Today marks the 75th birthday of American actor, singer, writer and artist Billy Dee Williams. Best known for his work as Lando Calrissian in the Star Wars franchise, his legacy, career and impact are so much greater than standing next to Mark Hamill and David Prowse.
Why? Let's look at his most famous role, before we get into the laundry list of other accomplishments the brother has achieved.
It was 1981. For most of the world, the only idea that Black people existed — in space, in the future, in speculative or science fiction — was Nichelle Nichols, mini-skirted and largely chaste. Octavia Butler was toiling in relative obscurity. Samuel Delany was there, but not exactly easy to find. There was one Black man working in editorial for the entire comics industry, the man who would become Christopher J. Priest. In this world we barely existed.
In what many argue is the best film of the series, desperate and friendless, the iconic Harrison Ford (on the cusp of greatness) and Carrie Fisher (near the peak of her fame) stepped on to a green screened set to be greeted by a Black man …
Wearing a cape.
Running an entire flying city.
Bossing around a bunch of white people, including his own personal cyborg assistant.
LIKE A BOSS.
(technically, he was a boss, not just being similar to one … let's move on)
The impact of this was huge. Shooting bad guys, flying the ship so many of us thought was cool, macking the girl, all fifteen and twenty feet high. Sure, he played out the "hero" and got choked out by a wookie. Still. He was cool, the ineffable Black cool of literature and the President, and everybody knew it.
For Black people, it was deeper than that. "Ain't that the smooth brother from Lady Sings The Blues?" "Hey, the cat from the Colt .45 commercials is in space!" Billy Dee Williams was one of us, bred in Harlem, growing up with his grandmother while his parents grinded to make ends meet. He drank like many, many of us drank. Ladies loved him. He had an air of the streets but was infinitely comfortable wherever he was. As of 1981, he stepped indelibly and almost effortlessly into a nearly permanent place in the zeitgeist with a simple message that Nichelle Nichols also carried:
Aside from the aforementioned Lady Sings The Blues (and a follow-up, Mahogany) and the sometimes-derided Colt .45 commercials (Williams reportedly said, "I drink, you drink. Hell, if marijuana was legal, I'd appear in a commercial for it"), he made his film debut in the 1959 Academy Award nominated film The Last Angry Man. He first found acclaim after playing Chicago Bears legend Gale Sayers in Brian's Song, garnering an Emmy nomination. The Jeffersons. A Different World. Scrubs. Gideon's Crossing. General Hospital. White Collar. Never far from the pulse of the people, he remained ineffable and unflappable, always just what we needed.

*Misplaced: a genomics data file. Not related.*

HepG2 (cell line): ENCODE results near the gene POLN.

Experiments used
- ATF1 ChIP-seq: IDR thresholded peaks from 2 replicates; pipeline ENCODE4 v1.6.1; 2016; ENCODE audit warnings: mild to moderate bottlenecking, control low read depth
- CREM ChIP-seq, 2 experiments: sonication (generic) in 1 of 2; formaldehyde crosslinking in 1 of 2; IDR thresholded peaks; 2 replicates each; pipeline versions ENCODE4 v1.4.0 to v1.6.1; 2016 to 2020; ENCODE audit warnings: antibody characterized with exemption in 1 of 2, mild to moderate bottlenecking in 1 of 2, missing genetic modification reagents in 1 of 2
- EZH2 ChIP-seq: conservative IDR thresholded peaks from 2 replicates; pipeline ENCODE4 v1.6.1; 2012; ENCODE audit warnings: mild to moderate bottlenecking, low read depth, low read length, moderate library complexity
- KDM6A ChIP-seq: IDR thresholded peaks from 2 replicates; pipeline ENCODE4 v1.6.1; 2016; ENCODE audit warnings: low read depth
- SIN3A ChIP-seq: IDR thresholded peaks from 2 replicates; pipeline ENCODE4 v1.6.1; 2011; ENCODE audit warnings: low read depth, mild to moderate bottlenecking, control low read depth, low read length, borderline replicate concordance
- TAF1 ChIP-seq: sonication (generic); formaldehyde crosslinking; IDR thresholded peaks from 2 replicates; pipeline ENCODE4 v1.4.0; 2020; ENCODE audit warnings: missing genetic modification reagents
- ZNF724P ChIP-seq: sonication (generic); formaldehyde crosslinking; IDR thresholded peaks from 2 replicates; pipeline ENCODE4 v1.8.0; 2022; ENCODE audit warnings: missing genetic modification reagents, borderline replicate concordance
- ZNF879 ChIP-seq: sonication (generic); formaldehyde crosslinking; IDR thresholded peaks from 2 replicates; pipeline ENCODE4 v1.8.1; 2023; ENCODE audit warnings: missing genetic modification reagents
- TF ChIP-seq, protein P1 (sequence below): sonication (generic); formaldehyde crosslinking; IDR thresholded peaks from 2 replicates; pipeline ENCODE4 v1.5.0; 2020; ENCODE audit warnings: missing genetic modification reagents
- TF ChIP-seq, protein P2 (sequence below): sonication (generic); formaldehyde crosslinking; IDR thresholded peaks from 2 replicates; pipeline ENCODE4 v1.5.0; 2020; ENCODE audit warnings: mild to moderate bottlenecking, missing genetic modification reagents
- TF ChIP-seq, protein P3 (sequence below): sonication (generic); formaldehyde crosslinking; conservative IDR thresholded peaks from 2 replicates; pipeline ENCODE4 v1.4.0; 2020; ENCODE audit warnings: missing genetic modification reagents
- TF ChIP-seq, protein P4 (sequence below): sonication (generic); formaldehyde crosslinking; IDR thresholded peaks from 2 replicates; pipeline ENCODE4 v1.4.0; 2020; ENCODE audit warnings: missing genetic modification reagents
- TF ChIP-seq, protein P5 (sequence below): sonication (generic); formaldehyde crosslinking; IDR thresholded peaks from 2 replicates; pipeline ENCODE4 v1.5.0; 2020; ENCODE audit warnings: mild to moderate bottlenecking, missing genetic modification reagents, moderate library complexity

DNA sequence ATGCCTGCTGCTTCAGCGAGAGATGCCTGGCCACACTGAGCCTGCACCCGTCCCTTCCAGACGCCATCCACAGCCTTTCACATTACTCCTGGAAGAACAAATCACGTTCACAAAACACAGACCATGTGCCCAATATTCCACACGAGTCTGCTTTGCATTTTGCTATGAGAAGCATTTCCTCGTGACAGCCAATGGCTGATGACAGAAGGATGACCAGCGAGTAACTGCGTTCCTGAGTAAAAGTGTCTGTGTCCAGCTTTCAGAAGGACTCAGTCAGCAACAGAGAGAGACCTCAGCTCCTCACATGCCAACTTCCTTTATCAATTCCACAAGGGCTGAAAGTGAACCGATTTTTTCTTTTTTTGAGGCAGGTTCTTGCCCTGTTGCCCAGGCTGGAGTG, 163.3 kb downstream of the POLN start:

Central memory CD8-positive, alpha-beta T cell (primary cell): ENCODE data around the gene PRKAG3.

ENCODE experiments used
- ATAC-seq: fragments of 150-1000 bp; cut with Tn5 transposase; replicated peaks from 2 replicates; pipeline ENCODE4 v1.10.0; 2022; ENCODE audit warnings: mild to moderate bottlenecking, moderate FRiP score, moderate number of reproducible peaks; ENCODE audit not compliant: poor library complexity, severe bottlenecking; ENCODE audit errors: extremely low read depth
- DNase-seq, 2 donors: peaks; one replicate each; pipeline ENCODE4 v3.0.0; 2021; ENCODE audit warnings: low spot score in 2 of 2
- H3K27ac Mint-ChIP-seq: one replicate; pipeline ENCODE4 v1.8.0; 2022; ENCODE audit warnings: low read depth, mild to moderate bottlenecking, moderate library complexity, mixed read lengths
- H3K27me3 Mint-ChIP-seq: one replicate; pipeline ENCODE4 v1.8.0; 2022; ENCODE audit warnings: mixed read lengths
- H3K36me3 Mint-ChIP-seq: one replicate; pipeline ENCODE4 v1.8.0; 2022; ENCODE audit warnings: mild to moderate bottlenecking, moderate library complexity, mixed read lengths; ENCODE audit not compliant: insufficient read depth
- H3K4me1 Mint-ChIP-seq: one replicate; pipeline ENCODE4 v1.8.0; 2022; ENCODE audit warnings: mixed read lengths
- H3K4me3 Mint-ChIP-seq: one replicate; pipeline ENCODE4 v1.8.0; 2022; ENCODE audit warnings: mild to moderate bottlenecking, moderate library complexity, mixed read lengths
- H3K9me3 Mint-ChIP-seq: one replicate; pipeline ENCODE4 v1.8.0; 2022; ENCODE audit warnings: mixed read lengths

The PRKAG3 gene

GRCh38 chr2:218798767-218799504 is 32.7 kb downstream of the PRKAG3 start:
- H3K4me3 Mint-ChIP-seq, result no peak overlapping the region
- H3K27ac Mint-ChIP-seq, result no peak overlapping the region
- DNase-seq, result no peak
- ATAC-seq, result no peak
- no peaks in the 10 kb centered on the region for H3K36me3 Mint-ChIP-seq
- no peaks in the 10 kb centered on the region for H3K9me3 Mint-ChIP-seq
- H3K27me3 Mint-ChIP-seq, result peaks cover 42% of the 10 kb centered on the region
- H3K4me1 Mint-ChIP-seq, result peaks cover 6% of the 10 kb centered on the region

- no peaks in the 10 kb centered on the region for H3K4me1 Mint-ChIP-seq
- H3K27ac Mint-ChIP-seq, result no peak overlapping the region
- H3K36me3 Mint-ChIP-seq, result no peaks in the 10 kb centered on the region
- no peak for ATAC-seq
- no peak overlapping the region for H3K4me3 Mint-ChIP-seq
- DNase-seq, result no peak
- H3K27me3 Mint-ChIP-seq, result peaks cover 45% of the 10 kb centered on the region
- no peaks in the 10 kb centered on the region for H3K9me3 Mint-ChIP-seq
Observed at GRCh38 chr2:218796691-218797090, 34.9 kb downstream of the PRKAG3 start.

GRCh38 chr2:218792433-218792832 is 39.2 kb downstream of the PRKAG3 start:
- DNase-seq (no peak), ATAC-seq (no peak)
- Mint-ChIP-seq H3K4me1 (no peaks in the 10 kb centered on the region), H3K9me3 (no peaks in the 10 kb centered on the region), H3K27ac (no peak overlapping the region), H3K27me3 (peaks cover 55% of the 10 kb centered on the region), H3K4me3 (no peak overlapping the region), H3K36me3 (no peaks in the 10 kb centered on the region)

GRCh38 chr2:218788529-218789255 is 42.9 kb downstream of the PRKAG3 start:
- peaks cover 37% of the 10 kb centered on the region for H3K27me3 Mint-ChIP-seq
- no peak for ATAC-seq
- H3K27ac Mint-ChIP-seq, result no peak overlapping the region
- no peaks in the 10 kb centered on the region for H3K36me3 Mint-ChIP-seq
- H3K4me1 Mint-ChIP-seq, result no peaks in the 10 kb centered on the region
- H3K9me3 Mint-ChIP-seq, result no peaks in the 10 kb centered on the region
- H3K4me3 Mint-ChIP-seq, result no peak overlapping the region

Other fun facts about this amazing man …
- Williams has a twin sister named Loretta
- He went to LaGuardian High School of Music and Art alongside classmate Diahann Carroll (who later starred as his wife on the 1980s prime time soap Dynasty)
- Williams first appeared on Broadway in 1945, returning as an an adult in 1960 in The Cool Word.
- He played the first film version of Harvey Dent in the 1989 movie Batman
- He played Berry Gordy in The Jacksons: An American Dream
- In 1961, Billy Dee Williams recorded a jazz LP entitled Let's Misbehave, where he sang several swing standards and — through its success — led to his appearance in 1983's Motown 25: Yesterday, Today, Forever
- This: Vote for Lando Calrissian
Did he make a way for Denzel, for Will, for Idris, for Samuel? It almost doesn't matter. His body of work and the impact he had on a nation of little boys grabbing towels and tying them around their necks, not claiming Krypton but claiming Bespin, was enough. After all these years, he's still rocking the equivalent of a conk, and nobody in their right mind would try to clown him for it. If that doesn't show you how fly the brother is, nothing will.
He turns 75 today, and we're ever so grateful he's still with us. Happy birthday, Billy Dee. This one's for you.